From the Supreme Court’s (SC) suo motu notice to the formation of the bench hearing it, the decision to take this issue under judicial scrutiny was controversial from the day one. Those who initiated this suo motu notice — justices Ejazul Ahsan, Mazahar Akbar Naqvi, and the chief justice (CJ) who agreed with them — should have been kept off the bench from the outset to ensure a fair trial under Article 10-A of the Constitution. Instead, not only were they made part of the bench, but the CJ decided on his own to head the bench, instead of letting a senior judge like justice Qazi Faez Isa head it.
“Bench fixing” on the part of the venerable apex court has been alleged time and again. Justices Qazi Faez Isa and Yahya Afridi’s benches were changed overnight, and yet again, the SC’s senior puisne judge and future CJ, justice Qazi Faez Isa was removed from all benches. It is becoming more and more clear that CJ Bandial has failed to provide unified and cohesive leadership at the helm of the apex court.
Justices Minallah and Afridi, who rejected the current suo motu notice, did not recuse themselves from the proceedings and gave their clear verdict against the court’s decision to take suo motu notice. The CJ should have included them in the bench after the recusal of justices Mazahar Akbar Naqvi and Ejazul Ahsan. Moreover, the judgment rendered by justices Minallah and Afridi on the suo motu should have been included in the final order, just like original Panama bench, and they should have been asked to sign today’s judgement as well; but this was not done and the ‘tradition’ was violated.
The SC didn’t award any ‘punishment’ to president Alvi after his clear admission of guilt; that could not constitutionally invoke Article 105(3) and usurping the powers of KP Governor. The SC also didn’t ‘punish’ him earlier when he unconstitutionally dissolved the National Assembly in April 2022, on the advice of then-prime minister Imran Khan who was facing a no confidence motion under Article 95 of the constitution.
Instead of punishing or reprimanding the president to stay within his constitutional ambit, the SC has awarded the guilty head of state by mandating the Election Commission of Pakistan (ECP) to consult him on deciding the date of provincial assembly elections in Punjab.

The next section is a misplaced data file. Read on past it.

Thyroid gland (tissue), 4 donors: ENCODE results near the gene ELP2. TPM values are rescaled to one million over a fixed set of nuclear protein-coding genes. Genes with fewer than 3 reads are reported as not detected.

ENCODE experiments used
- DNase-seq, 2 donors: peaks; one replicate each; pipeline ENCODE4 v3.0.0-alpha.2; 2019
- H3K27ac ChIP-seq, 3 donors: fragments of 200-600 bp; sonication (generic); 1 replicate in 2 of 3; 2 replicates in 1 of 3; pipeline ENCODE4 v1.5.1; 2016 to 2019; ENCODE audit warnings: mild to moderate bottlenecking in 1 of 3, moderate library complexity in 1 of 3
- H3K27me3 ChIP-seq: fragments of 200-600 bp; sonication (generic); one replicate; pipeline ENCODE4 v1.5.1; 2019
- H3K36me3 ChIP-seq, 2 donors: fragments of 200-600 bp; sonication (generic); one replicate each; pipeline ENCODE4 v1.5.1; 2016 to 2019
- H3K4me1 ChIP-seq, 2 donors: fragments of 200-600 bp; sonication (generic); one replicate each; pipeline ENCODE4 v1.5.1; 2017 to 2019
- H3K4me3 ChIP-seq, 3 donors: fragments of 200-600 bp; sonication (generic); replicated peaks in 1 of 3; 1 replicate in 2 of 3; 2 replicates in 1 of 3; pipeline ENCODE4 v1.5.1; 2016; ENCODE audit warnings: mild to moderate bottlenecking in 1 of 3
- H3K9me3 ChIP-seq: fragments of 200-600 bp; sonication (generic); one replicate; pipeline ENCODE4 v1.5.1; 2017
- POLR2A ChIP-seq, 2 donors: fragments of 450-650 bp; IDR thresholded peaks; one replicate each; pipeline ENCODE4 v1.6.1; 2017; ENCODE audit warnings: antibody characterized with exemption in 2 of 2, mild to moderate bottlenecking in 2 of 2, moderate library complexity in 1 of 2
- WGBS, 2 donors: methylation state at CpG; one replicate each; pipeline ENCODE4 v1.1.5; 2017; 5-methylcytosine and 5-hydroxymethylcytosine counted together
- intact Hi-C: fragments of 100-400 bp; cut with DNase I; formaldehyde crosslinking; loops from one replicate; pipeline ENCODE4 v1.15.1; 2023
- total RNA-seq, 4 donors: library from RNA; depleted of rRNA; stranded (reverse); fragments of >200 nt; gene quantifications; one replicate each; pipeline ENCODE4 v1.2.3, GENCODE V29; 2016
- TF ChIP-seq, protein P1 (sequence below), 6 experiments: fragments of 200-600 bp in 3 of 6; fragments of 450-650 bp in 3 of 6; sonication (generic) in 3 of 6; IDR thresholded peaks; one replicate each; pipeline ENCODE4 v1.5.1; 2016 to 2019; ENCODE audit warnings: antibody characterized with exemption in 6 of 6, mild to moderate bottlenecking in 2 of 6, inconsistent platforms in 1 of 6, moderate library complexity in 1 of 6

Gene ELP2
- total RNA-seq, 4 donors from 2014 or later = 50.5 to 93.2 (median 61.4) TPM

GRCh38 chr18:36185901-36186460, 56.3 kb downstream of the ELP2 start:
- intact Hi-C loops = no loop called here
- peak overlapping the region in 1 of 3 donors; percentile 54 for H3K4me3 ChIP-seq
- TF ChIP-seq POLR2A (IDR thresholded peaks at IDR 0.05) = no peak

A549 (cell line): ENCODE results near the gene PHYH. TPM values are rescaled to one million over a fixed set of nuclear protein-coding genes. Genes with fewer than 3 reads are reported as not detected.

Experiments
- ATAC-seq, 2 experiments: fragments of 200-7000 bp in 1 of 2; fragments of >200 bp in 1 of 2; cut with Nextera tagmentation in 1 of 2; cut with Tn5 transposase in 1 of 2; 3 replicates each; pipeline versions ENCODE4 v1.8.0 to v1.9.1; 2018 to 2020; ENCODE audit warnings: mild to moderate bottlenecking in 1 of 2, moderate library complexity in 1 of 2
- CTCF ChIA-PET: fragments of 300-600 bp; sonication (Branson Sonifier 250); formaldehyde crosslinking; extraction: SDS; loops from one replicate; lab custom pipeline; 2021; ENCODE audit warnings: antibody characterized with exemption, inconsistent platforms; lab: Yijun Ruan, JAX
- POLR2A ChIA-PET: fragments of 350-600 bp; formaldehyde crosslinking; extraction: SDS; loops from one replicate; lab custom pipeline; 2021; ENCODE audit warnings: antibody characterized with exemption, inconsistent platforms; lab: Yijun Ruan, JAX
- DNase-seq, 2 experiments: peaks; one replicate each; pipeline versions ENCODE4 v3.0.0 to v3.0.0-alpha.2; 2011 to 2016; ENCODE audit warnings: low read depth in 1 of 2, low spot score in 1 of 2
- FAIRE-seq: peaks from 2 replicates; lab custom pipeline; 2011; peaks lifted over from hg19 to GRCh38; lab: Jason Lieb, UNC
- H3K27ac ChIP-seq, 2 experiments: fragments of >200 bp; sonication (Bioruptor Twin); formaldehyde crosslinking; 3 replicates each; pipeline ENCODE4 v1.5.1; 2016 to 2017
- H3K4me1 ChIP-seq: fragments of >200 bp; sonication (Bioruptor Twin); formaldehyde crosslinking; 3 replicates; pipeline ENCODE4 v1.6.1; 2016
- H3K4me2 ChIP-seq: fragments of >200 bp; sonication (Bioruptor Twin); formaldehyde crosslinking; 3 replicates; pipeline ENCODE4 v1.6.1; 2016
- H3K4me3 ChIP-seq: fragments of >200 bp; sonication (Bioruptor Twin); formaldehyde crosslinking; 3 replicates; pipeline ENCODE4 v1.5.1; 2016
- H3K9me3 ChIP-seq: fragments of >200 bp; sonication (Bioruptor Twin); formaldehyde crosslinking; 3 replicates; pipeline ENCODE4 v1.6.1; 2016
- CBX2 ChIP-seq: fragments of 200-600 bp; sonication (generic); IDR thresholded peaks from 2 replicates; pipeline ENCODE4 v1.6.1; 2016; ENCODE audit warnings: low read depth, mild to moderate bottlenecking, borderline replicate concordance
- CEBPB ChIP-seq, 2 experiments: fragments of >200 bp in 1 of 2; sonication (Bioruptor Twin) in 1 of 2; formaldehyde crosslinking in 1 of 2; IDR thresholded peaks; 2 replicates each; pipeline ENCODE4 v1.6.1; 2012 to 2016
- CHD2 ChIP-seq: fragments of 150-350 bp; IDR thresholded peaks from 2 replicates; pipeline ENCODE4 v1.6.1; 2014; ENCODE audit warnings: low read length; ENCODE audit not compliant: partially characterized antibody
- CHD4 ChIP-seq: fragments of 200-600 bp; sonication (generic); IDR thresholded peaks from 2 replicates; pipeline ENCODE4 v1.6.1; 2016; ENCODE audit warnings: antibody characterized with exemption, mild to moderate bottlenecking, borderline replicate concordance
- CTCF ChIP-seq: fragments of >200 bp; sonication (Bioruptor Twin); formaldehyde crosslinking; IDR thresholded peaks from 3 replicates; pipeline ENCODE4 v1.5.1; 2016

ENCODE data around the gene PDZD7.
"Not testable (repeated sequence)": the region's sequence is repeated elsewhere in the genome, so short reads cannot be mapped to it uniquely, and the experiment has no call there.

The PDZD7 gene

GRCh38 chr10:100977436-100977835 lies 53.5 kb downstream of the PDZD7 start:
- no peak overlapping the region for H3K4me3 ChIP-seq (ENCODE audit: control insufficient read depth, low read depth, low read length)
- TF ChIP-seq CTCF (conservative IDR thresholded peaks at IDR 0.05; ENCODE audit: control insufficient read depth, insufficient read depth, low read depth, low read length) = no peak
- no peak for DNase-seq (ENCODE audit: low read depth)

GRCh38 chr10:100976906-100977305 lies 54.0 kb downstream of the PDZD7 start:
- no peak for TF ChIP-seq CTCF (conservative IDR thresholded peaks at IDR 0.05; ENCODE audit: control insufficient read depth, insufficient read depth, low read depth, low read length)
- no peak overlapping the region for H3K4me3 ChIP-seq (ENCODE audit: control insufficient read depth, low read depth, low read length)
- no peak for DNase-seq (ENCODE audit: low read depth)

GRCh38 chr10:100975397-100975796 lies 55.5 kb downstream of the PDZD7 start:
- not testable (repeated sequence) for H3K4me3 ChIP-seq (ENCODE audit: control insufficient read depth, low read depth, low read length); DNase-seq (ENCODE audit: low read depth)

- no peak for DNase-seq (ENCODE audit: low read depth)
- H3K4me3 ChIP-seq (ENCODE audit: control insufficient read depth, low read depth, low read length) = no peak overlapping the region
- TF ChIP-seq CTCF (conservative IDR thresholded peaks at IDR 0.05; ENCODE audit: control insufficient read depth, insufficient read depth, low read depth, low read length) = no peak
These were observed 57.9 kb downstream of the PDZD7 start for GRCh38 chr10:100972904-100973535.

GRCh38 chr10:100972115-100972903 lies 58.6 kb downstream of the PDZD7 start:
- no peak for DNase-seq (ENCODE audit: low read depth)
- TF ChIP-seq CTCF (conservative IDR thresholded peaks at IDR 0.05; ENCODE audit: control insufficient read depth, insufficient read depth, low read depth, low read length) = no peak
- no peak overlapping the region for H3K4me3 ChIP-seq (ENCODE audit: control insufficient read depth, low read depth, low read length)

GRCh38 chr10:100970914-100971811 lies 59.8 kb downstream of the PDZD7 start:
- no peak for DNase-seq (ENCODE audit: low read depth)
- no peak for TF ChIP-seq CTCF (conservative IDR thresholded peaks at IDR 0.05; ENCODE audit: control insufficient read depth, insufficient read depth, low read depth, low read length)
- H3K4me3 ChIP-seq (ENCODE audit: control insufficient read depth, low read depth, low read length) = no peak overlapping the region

Today’s SC verdict orders the announcement of an election date for both KP and Punjab “as close as possible” to the 90-days requirement stipulated in the Constitution; this, in a way, is the apex court admitting that the requirement to hold elections within 90 days schedule might not be feasible in the current circumstances. Once the 90-day limitation imposed by the Constitution is broken, it falls within the domain of the ECP to hold elections under Article 218(3), after invoking Article 254 justifying the delay beyond 90 days.
Holding elections to the national and provincial assembly on the same day, as envisaged by the Constitution, in October is more practicable due to a number of reasons. The very fact that the ongoing digital census will complete on April 30, and the new delimitation is due to complete in September, raises questions on the citizen’s right to representation, without which democracy is neither complete nor legitimate. The harsh conditionalities of the ongoing IMF program, and deteriorating security situation in KP and Balochistan, make elections before October this year very impractical.
Holding elections before October 2023, at the whims of one political party and at the expense of other political players, will also not bode well for a ‘level playing field’ or for the legitimacy of election results. Whoever believes elections alone are the solution to Pakistan’s problems must not forget the aftermath of the 2018 general elections.